maximara9secondkox2
  • Reply 6 of 9
    If you are buying in-game currency in Roblox with real money, you are doing it via Apple's payment system and Apple get the 30% cut.

    If Epic is willing to pay Apple 30% for all purchases in it's proposed mini-app store, then have at it.
  • Reply 7 of 9
    uraharaurahara Posts: 599member
    If you are buying in-game currency in Roblox with real money, you are doing it via Apple's payment system and Apple get the 30% cut.

    If Epic is willing to pay Apple 30% for all purchases in it's proposed mini-app store, then have at it.
    No. That’s the problem. You can go to their web site and buy there directly. This they won’t be paying Apple 30% cut. And the app puts a pop up about it. While it is against the policy. 
  • Reply 8 of 9
    urahara said:
    If you are buying in-game currency in Roblox with real money, you are doing it via Apple's payment system and Apple get the 30% cut.

    If Epic is willing to pay Apple 30% for all purchases in it's proposed mini-app store, then have at it.
    No. That’s the problem. You can go to their web site and buy there directly. This they won’t be paying Apple 30% cut. And the app puts a pop up about it. While it is against the policy. 
    Interestingly Roblox brings up the browser on a Mac (I just checked) than that is how you access their program so perches for Roblox are not technically in the App.  Regarding Epic, per the ruling they had to cough up 30% of the money the Mac/iOS version of Fortnite made a month after it was taken off the Apple store (The $6 million Epic had to pay for October as well as August).  This is where things get messy.  Apple's App Store is both for the Mac as well as iPad and iPhone.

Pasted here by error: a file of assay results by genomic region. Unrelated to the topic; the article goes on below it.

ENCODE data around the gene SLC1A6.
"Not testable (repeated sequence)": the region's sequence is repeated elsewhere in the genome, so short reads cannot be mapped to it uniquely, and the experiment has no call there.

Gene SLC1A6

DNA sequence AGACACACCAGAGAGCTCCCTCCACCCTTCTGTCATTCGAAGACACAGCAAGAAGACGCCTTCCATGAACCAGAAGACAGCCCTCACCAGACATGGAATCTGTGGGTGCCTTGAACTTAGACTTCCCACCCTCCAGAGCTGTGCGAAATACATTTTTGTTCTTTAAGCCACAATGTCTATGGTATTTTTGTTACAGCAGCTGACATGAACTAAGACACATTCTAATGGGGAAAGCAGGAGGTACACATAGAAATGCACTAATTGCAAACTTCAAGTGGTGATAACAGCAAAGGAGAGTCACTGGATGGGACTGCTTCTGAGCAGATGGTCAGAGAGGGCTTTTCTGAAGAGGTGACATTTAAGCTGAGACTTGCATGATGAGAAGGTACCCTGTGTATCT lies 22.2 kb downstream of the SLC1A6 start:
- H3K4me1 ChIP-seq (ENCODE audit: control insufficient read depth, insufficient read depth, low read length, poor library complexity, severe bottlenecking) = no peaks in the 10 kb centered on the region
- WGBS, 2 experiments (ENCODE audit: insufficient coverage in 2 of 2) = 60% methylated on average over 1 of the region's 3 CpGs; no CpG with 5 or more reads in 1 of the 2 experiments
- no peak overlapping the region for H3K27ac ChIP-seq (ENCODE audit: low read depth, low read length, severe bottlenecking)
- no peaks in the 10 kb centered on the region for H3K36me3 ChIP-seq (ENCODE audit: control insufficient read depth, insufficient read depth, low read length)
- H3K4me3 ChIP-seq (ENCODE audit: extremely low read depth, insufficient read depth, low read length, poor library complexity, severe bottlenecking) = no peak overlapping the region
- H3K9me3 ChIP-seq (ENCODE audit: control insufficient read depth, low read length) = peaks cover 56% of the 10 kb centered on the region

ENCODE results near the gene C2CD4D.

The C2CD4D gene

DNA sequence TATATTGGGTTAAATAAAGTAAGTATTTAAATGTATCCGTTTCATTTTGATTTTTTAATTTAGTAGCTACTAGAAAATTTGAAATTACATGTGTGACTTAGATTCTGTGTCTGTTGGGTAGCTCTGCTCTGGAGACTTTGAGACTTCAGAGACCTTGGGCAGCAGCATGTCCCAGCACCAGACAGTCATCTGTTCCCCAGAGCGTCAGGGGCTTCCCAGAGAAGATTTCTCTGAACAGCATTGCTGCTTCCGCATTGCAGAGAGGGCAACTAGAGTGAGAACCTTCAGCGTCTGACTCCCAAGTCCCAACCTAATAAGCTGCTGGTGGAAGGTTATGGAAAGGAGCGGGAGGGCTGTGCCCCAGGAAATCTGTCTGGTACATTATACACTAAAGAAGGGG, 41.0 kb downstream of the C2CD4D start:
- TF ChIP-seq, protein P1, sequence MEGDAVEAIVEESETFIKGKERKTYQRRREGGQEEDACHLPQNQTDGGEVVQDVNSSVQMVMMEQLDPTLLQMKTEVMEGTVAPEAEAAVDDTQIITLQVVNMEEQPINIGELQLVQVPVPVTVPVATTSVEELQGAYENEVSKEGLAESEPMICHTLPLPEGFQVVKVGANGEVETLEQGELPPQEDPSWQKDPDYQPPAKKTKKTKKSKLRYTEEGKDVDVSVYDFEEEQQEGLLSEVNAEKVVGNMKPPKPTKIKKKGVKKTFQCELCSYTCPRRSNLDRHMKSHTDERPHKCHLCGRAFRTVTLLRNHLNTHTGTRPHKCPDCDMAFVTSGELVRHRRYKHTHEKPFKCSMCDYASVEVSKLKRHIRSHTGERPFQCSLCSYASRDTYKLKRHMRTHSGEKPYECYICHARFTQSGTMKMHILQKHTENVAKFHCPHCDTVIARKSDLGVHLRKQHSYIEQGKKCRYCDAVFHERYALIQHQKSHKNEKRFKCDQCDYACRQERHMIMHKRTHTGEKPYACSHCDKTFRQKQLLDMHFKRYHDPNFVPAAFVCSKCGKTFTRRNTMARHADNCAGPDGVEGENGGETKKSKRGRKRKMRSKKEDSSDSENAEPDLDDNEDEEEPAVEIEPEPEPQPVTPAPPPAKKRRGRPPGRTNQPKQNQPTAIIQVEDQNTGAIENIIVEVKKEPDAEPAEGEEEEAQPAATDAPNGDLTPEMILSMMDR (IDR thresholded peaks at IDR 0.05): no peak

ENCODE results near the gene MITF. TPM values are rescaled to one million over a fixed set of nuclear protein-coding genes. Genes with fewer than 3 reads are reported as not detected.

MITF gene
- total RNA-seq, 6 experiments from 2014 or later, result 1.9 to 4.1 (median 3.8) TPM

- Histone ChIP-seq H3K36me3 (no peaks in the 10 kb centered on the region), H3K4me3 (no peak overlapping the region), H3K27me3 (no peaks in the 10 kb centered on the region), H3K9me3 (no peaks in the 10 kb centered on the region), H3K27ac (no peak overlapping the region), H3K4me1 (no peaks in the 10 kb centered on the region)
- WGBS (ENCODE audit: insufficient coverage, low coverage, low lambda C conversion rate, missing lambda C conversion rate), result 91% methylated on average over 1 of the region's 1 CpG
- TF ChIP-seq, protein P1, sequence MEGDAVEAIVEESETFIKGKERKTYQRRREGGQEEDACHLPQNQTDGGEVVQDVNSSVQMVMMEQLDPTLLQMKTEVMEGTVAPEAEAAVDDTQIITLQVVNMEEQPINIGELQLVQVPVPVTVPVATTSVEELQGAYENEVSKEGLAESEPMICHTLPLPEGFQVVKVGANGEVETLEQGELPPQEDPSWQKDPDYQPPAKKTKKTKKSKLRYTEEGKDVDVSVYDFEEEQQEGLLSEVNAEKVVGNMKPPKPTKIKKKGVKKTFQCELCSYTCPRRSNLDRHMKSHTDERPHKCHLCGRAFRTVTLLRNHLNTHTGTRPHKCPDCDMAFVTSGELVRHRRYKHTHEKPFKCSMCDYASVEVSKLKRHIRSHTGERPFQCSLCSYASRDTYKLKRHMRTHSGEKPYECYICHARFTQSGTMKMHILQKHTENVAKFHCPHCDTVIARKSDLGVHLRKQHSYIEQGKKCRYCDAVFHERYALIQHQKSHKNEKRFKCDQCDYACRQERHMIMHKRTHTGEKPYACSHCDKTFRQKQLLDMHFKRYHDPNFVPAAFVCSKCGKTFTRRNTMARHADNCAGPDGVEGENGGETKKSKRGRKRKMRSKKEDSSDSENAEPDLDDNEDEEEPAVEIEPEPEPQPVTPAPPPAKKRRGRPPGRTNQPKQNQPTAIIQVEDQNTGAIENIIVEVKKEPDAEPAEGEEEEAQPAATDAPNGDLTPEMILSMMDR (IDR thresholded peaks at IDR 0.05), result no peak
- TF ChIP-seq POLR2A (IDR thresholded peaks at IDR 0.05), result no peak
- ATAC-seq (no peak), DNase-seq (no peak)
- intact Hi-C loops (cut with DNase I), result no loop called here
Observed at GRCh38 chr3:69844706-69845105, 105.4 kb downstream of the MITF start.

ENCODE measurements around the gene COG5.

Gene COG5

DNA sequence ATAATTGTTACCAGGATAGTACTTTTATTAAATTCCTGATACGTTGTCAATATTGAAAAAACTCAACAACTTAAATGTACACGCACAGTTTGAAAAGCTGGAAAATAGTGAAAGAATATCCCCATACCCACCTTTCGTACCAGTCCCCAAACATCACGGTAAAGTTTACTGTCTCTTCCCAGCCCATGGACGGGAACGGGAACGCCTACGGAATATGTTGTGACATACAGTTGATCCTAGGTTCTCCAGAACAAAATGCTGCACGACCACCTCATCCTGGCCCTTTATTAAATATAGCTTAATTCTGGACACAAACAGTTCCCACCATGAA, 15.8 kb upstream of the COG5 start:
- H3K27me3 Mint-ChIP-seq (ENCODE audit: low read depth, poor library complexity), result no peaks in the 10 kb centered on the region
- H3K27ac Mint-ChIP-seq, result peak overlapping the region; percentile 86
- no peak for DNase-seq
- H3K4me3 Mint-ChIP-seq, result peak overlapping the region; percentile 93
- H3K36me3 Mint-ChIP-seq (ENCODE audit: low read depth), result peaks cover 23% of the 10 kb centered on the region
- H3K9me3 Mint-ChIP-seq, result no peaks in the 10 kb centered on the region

The National Archives states "Title 48 was last amended 11/08/2021" has this very interesting line:

    "Tablet PCs, which may use touch-sensitive screens along with, or instead of, other input devices, are considered notebook computers."  The iPadOS is "a rebranded variant of iOS" and therefore can run iPhone programs.

    Ironically, since that was changed after the Epic vs Apple case was decided it has no bearing on that case but I suspect that one sentence could have major issues further down the line.

    edited December 2021
  • Reply 9 of 9
    flydogflydog Posts: 1,047member
    This is so stupid. 

    Epic wants to create its own store and sell games. 

    Roblox is simply a game where people can also buy other people’s modifications of THAT SAME GAME. sheesh. 

    It’s in app content. Not an entirely new game. It’s using the same code base. Digital Tinker toys. 

    Completely different ballgame. 

    How people miss this (epic, DOJ) is unbelievable. 

    Of course Epic knows the difference. They just want to benefit from creating confusion. 

    Epic is actually trying to stifle innovation snd fun just so they can have their way. 

    I guess they’ll come after lego next. Or tinker toys. Because you can build stuff. Or Minecraft. 

    The DOJ is supposed to be run by smart people. And they can’t tell the difference. 

    One is an experience creating and enjoying app. Even if those experiences are games. 

    The other is an entire store that sells standalone games that aren’t map makers or experience creators. 

    In epics dream, they want to sell roblox instead of Apple. That’s the only difference. 
    https://www.theschoolrun.com/what-is-a-paragraph

    williamlondon